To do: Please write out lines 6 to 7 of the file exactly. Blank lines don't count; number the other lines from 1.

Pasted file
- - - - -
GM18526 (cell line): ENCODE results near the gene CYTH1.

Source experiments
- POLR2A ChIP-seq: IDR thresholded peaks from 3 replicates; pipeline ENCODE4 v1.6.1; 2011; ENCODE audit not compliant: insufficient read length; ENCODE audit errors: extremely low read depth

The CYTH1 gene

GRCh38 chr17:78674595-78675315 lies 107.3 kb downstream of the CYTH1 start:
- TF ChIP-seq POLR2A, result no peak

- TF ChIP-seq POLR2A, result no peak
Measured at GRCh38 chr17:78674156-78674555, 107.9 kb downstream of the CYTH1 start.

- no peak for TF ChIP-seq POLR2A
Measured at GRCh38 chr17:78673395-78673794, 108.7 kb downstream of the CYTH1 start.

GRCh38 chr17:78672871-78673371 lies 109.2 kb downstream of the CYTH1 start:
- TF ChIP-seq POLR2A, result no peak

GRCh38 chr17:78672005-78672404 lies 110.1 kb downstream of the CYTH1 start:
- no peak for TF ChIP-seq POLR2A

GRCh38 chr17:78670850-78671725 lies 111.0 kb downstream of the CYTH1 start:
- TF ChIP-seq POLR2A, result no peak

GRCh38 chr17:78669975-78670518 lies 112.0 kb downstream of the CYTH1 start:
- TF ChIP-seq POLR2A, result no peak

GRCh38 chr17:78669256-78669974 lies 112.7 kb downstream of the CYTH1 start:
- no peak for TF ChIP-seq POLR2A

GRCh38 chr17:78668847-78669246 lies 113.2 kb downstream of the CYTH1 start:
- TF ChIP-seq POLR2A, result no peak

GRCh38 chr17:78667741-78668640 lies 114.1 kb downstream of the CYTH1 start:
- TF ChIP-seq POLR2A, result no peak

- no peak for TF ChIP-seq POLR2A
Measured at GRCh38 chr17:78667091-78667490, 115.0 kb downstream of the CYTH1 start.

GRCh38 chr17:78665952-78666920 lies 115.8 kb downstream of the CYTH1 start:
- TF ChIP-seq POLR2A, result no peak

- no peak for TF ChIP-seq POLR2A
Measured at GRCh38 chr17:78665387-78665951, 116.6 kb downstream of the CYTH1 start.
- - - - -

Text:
- TF ChIP-seq POLR2A, result no peak

- TF ChIP-seq POLR2A, result no peak